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Updated: 6:48 PM , SAN DIEGO (KUSI) — The San Diego Police Department is conducting an increased traffic safety enforcement operation Saturday.Officers were on the lookout for “collision causing factors” throughout the city from 10 a.m. to 6 p.m.“Routine traffic patrols will focus efforts in trouble spots while special targeted patrols will also be deployed to crack down on drivers and pedestrians who violate traffic laws meant to protect all roadway users,” SDPD Officer Mark McCullough said. “Officers will be looking for traffic offenses made by drivers, bicyclists and pedestrians alike that can lead to life changing injuries.”McCullough said attention will be directed toward drivers speeding, making illegal turns, failing to stop for signs and signals and failing to yield to pedestrians in crosswalks.Police also are looking for pedestrians who cross illegally or fail to yield to drivers who have the right-of-way.Funding for the program was provided by a grant from the California Office of Traffic Safety through the National Highway Traffic Safety Administration, McCullough said. January 20, 2018 Posted: January 20, 2018 Categories: Local San Diego News FacebookTwitter San Diego Police increasing traffic safety enforcement
28 Photos 4 Comments First published April 16 at 9:41 a.m. PT.Updated April 17 at 11:30 a.m. PT: Adds full game list. Capcom has packed an entire arcade machine into the just the controller, including on-board Wi-Fi. You connect it to a TV or monitor via HDMI. Capcom licensed the rights to the Austrian games publisher Koch Media, which manufactures the hardware.It has “a pair of competition-class Sanwa JLF-TP-8YT sticks with eight-way GT-Y directional gates and OBSF buttons,” according to the company.And before you start assuming that the games are reworks of the existing titles, they’re actually the original ROMs. Capcom will also host a global leaderboard — you can upload your single-player or co-op multiplayer scores to compete.Capcom didn’t immediately respond to a request for comment on the US release or pricing. Share your voice The 28 best games on PlayStation 4 Tags Capcom Revisit your arcade days with classic games like Street Fighter 2, Ghouls ‘N Ghosts and Final Fight with the Capcom Home Arcade, an arcade-style controller shaped like the developer’s famous logo.It’s slated to ship this Oct. 25 and is available for preorder now, (only in Europe for the moment), via Capcom’s online store. It’s priced at 230 euros, which converts to about $260, £200 or AU$360, and comes with these games:1944: The Loop MasterAlien vs PredatorArmored WarriorsCapcom Sports ClubCaptain CommandoCyberbotsDarkstalkersEco WarriorsFinal FightGhouls and GhostsGiga WingMega Man: The Power BattleProGearStreet Fighter 2: Hyper FightingStriderSuper Puzzle Fighter 2 Turbo Consoles Video Games
His grave was dug and his body was about to be buried — just when some of the family members noticed movement. Mourning stopped and a bewildered family rushed Mohammad Furqan to an Indian hospital where he has been put on ventilator.The 20-year-old was admitted to a private hospital on 21 June after an accident. He was declared dead on Monday and his body arrived at his home in an ambulance.His elder brother Mohammad Irfan said: “Devastated, we were preparing for the burial when some of us saw movement in his limbs. We immediately took Furqan to the Ram Manohar Lohia hospital where the physicians said he was alive and put him on ventilator support.””We had paid Rs 700,000 to the private hospital earlier and when we told them that we had run out of money, they had declared Furqan dead on Monday,” Irfan said.Lucknow chief medical officer (CMO) Narendra Agarwal said, “We have taken cognizance of the incident and the matter will be thoroughly probed.””The patient is in critical condition but definitely not brain dead. He has pulse, blood pressure and his reflexes are working. He has been put on ventilator support,” the physician treating Furqan said.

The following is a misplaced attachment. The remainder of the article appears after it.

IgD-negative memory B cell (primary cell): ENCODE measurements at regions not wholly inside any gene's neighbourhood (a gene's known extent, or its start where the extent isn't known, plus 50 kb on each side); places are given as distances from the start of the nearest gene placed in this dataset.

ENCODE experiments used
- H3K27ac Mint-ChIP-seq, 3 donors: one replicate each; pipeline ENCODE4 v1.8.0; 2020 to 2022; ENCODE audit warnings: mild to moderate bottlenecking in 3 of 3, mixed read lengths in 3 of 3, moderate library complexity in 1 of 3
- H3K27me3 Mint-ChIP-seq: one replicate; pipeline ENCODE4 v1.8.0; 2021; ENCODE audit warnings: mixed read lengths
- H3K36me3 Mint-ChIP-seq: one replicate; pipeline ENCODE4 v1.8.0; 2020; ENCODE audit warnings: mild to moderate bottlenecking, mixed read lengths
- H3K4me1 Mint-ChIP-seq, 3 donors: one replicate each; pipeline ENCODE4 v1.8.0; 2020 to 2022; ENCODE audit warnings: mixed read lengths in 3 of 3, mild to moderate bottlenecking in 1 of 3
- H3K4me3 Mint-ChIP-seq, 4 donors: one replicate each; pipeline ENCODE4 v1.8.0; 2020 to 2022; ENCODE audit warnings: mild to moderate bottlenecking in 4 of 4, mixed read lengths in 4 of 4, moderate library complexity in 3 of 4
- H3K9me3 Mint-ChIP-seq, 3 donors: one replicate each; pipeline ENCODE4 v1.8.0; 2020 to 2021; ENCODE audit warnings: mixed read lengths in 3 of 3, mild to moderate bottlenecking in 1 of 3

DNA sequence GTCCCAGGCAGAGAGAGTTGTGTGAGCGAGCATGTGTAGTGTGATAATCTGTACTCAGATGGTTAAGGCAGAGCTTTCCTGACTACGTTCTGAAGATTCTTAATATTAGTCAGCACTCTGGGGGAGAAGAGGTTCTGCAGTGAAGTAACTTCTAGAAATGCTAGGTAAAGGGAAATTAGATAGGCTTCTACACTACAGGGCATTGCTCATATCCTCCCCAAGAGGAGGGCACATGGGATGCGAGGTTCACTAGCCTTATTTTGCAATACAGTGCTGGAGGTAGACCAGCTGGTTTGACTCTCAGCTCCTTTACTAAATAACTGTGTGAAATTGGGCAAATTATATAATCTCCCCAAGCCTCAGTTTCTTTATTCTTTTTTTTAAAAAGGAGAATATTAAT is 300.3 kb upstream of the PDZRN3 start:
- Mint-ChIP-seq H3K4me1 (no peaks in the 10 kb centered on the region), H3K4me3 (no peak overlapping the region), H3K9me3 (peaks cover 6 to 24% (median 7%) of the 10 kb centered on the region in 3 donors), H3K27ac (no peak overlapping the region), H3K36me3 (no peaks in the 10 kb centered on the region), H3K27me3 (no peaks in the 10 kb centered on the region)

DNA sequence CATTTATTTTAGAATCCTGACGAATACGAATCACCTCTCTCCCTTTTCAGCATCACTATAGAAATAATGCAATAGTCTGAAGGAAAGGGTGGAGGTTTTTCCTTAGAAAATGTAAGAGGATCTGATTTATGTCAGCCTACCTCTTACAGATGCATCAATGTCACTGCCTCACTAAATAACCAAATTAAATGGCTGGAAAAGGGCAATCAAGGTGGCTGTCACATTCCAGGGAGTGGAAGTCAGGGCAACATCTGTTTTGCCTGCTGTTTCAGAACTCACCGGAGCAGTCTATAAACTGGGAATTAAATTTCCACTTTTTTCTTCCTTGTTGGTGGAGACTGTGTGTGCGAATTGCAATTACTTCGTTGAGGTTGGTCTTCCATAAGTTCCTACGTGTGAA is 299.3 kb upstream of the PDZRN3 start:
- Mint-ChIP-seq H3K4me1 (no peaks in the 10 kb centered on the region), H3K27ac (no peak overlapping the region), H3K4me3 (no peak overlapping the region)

Share Pablo Martinez Monsivais/APThe House is voting on the Republican health care bill on Thursday.Republicans approved their plan to replace the Affordable Care Act on Thursday.Here’s a rundown of key provisions in the American Health Care Act and what would happen if the Senate approves them and the bill becomes law.Buying InsuranceThe bill would no longer require people to buy insurance through the marketplaces created by the Affordable Care Act, also known as Obamacare, if they want to use federal tax credits to buy coverage. It also would eliminate the tax penalty for failing to have health insurance coverage, effectively eliminating that requirement altogether.In place of that mandate, the bill encourages people to maintain coverage by prohibiting insurance companies from cutting them off or charging more for pre-existing conditions for as long as their insurance doesn’t lapse. If coverage is interrupted for more than 63 days, however, insurers can charge people a 30 percent penalty over their premium for one year.Tax CreditsThe House Republican plan would eliminate the income-based tax credits and subsidies available under the Affordable Care Act, replacing them with age-based tax credits ranging from $2,000 a year for people in their 20s to $4,000 a year for those older than 60.That means some people will see their costs go up while others would pay less, depending on your age and where you live. This Kaiser Family Foundation interactive map shows how the change would play out across the country.The map shows that a 27-year-old who makes $30,000 a year would see their costs rise about $2,000 in Nebraska, but fall by about the same amount in Washington. A 60-year-old however, would see costs rise almost everywhere, with increases of almost $20,000 a year in Nebraska.Both Kaiser and the Congressional Budget Office found that on average, older people with lower incomes would be worse off under the Republican plan than under the Affordable Care Act.Tax CutsThe bill eliminates nearly all the taxes that were included in the Affordable Care act to pay for the subsidies that help people buy insurance. Those cuts, which add up to about $592 billion, include a tax on incomes over $200,000 (or $250,000 for a married couple); a tax on health insurers and a limit on how much insurance companies can deduct for executive pay; and a tax on medical-device manufacturers.MedicaidThe AHCA would make dramatic changes to the Medicaid program, which is the federal –state health program for the poor and disabled.The Affordable Care Act allows states to expand eligibility for Medicaid to single, non-disabled adults with incomes slightly above the poverty line, with the federal government picking up most of the cost. That meant single adults who earn up to $15,800 a year could qualify in the 31 states, plus the District of Columbia, that expanded Medicaid. About 10 million people enrolled under that expansion.The Republican plan would gradually roll back that expansion starting in 2019 by cutting the federal reimbursement to states for anyone who leaves the Medicaid rolls. People often cycle in and out of the program as their income fluctuates, so the result would likely be ever-dwindling numbers covered.The House bill also converts Medicaid from an entitlement program where the government pays all the health-related costs for those who qualify, into a grant program. The federal government would give states either a set amount of money for each Medicaid enrollee, or states can choose to receive a fixed-dollar block grant.The Congressional Budget Office estimated in March that the bill would cut Medicaid spending by $880 billion.Pre-Existing ConditionsThe AHCA maintains protections for people with pre-existing conditions, with some important exceptions (see waivers, below). That means that someone with high medical expenses pays the same premium for the same policy as anyone else their age in their area.State WaiversThis section of the bill essentially amounts to an optional, state-level full repeal of Obamacare. It would give states the ability to apply for a waiver that lets them opt out of most of the regulations and consumer protections that were included in the Affordable Care Act.States could apply for waivers that allow insurance companies in their states to do three things: 1) Charge older people more than five times what they charge young people for the same policy; 2) Eliminate required coverage, called essential health benefits including maternity care, mental health and prescription drugs, required under the Affordable Care Act; and 3) Charge more or deny coverage to people who have pre-existing health conditions, such as cancer, diabetes or arthritis.The waivers could also impact people with-employer based insurance, because they would allow insurers to offer policies that have annual and lifetime benefit limits, which are banned under the Affordable Care Act, and some companies may choose those policies for their workers to lower their premiums.States that get waivers would likely see insurance companies offer many more policy options, some with fewer benefits and lower premiums.Those states would be required under the law to create some other way to ensure that people with expensive illnesses are able to get health care, and the law provides up to $138 billion over 10 years for such programs, typically called high-risk pools.However, an analysis released Thursday by the consulting form Avalere concludes that that amount would be inadequate to provide full health coverage for the number of people who now buy insurance in the individual market and have medical problems.Overall ImpactThe House approved the bill Thursday without a full analysis by the Congressional Budget Office of its costs and how many people would be covered.The CBO report from March concluded that over 10 years, 24 million fewer people would be covered under the bill who otherwise would have had insurance under current law.That analysis also predicted that the House bill would cut the federal deficit by $337 billion over those same 10 years.However, changes to the bill since then would allow states to accept block grants for Medicaid; add about $38 billion for high-risk pools and maternity and childbirth care; and offer states waivers from regulations created by the Affordable Care Act. It’s unclear how much these changes would affect the original CBO score.